I should have blogged about The Battle of Britain by James Holland a week ago when I finished it, but it was Christmas and family and celebrations, and I wanted to just enjoy the holidays. So I did. Now I’m tortured with thoughts of reviewing a book in a different year than that in which I read it. For an OCD person (and I really have OCD, I’m just not saying it), it’s torturous. But we’ll just have to pretend this is December 28.
I would give a short note on history, but this book does that. Which is awesome. It talks about the lead up to and then the lead down from those climactic air battles above London.
The Battle of Britain refers mostly to July – October 1940 when the United Kingdom was essentially alone against the Axis powers. This doesn’t mean that the United States wasn’t doing what we could (we did), or England was a country alone (it wasn’t: Canada, South Africa, Australia), but it was basically on its own for those five months to prevail or fail.
In this five-month-long battle, the Royal Air Force in their Hurricanes and Spitfires went up against the German Air Force, the Luftwaffe, in their Messerschmitts, the best fighter pilots on the continent. What commenced was a fierce battle that, if it had been lost by England, would have possibly changed the entire outcome of the war.
What I like about this book is that it doesn’t just cover the five months of the Battle of Britain. It gives a general overview of the war in addition to specifics on the battle and talks in particular about the air and—to a lesser extent—water aspects of the war. Holland explains the development and manufacture of various fighter planes from England and Germany as these were the forces seen above the slate-gray skies of England.
There were several pilots and even civilians on both sides of the fighting that Holland focused on. This was awesome because it gave a glimpse into the life of pilots, which consisted of hard work and play. It also humanized the German pilots, many of whom were very decent men just doing their duty.
While air bombardment wasn’t a surprise—the Luftwaffe attacked shipping convoys—what shocked the English was the bombing of London as civilian targets were banned on both sides. What Churchill didn’t know when he ordered an air counterattack on Berlin was that the bombing of London was quite accidental. But once both sides entered the fray of bombing civilian cities and areas, it was a free-for-all. Sadly.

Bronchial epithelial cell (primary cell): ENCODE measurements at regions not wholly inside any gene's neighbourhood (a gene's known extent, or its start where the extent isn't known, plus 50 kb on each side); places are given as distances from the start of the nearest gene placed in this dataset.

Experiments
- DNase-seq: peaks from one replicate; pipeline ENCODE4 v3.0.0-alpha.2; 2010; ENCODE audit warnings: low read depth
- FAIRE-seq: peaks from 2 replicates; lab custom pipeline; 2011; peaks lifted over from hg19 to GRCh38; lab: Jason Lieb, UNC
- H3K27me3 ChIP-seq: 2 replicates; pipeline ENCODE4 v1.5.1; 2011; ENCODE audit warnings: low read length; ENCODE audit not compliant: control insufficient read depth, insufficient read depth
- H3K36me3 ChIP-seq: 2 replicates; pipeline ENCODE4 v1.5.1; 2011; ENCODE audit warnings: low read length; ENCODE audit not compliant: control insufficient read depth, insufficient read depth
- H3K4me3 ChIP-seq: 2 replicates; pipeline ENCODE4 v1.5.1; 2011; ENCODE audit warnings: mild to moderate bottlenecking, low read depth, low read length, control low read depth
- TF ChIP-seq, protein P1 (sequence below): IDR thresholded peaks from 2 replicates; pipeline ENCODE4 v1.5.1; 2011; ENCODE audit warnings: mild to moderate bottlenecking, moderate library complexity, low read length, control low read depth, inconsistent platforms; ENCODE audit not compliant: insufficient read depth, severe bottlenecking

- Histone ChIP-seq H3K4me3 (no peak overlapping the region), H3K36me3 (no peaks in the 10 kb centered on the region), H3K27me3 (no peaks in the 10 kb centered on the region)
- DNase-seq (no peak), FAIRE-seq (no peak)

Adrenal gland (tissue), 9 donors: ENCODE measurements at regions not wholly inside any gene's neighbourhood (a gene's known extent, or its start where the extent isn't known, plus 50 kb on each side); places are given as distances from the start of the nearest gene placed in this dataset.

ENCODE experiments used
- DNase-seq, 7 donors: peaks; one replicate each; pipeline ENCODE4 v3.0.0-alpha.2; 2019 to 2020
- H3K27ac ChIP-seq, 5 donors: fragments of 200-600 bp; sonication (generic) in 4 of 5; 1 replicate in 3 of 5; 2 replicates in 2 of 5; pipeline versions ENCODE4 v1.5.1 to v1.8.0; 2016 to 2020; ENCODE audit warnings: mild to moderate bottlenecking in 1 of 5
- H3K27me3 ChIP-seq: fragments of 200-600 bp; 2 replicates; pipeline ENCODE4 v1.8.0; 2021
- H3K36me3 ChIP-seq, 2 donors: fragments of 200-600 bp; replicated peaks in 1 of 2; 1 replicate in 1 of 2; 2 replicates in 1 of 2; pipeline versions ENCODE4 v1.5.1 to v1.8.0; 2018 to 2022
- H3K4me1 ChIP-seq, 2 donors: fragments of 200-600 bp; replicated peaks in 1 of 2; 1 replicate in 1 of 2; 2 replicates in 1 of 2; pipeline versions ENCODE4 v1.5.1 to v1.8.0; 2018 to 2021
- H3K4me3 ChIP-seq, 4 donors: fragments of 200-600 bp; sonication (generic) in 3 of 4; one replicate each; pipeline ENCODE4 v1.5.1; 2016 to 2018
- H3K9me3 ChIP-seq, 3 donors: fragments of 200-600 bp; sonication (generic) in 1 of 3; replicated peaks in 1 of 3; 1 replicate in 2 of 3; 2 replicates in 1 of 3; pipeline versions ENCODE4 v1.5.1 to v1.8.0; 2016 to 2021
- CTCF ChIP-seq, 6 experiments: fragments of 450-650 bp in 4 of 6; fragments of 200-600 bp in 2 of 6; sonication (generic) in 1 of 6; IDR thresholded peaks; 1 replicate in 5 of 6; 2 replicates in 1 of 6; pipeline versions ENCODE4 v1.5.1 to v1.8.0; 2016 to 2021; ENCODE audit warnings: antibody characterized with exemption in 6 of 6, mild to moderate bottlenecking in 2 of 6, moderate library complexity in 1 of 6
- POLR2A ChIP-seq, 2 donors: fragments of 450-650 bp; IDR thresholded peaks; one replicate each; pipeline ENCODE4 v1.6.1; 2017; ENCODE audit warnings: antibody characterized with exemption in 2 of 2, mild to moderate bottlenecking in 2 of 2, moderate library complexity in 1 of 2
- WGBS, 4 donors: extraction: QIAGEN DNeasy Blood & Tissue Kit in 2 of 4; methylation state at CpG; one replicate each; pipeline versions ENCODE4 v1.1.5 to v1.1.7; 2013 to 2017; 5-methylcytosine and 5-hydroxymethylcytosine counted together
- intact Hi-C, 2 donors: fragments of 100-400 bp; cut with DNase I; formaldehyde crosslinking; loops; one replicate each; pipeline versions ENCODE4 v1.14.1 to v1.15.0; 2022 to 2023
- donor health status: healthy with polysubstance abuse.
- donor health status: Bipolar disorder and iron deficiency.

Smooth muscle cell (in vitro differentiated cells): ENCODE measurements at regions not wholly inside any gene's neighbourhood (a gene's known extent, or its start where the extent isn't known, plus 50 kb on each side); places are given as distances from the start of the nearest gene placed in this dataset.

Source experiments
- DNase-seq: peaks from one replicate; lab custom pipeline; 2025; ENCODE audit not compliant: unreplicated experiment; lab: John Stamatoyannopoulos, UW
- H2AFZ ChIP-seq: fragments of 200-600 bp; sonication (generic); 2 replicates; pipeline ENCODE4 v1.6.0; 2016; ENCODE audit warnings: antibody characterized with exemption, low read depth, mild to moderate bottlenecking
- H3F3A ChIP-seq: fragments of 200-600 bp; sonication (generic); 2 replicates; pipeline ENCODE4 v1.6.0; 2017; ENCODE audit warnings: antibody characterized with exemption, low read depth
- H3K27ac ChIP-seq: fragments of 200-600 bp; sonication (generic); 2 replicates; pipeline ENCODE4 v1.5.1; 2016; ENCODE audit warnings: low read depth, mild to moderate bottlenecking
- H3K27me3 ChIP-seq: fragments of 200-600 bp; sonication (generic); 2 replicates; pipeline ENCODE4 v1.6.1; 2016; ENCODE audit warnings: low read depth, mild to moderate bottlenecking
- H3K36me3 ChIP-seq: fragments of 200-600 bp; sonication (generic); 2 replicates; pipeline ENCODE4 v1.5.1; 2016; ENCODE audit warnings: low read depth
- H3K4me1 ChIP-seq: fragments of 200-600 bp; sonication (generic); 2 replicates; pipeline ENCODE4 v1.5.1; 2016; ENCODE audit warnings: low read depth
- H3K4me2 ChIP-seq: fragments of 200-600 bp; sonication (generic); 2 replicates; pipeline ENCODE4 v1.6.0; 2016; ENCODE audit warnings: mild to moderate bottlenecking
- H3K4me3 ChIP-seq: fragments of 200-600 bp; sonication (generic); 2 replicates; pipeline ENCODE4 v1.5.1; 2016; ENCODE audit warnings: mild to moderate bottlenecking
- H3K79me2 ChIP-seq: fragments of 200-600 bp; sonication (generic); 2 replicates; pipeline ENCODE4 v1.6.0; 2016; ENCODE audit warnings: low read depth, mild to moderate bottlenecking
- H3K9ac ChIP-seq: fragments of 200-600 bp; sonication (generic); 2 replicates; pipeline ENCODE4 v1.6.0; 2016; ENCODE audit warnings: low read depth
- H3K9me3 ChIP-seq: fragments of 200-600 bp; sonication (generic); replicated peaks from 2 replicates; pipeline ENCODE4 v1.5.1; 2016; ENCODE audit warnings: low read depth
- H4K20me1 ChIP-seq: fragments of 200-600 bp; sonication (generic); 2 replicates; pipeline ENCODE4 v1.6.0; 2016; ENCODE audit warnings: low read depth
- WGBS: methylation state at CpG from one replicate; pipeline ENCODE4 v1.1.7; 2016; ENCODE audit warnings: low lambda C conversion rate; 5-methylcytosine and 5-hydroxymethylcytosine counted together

The Battle of Britain began roughly July 10 with attacks on shipping convoys, but then air attacks were stepped up in order to destroy the RAF. Hitler knew that a successful invasion of England could only happen if there wasn’t an air force protecting it.
By August, the Luftwaffe started to bomb airfields. It wasn’t very good at it though. Naturally, the RAF couldn’t leave these bombings unanswered. Pilots patrolled the skies constantly, engaging in aerial battles with the enemy. August 18 was an especially dark time for the RAF, nicknamed The Hardest Day. Later this month was the accidental bombing of London.
Throughout September and October, tons of ordnance were dropped on London and other English cities. The RAF did bomb Berlin, but it was a further flight (the Luftwaffe could stage air raids from France, not so on the English side). The Battle of Britain culminated on September 15. But despite all the attacks, the RAF wasn’t destroyed, not even close, and Germany couldn’t invade unless it was. Plus, Germany had limited aircraft, and it was running out (England had limited pilots).
By the end of October, Hitler and his cronies pulled the Luftwaffe out, recognizing the futility of trying to gain air superiority over the English. They’d have to conquer Britain another way.
The writing was fantastic, especially because all of Churchill’s great quotes were included:
“Never in the field of human conflict was so much owed by so many to so few.”
“We shall defend our island, whatever the cost may be, we shall fight on the beaches, we shall fight on the landing grounds, we shall fight in the fields and in the streets, we shall fight in the hills; we shall never surrender.”
This story needs to be told, to be remembered. For those five months, the shoulders of the RAF upheld freedom in Europe. For a few months, the population of liberty prayed and hoped and lived for a few pilots and their planes. For a while, Great Britain held the world together.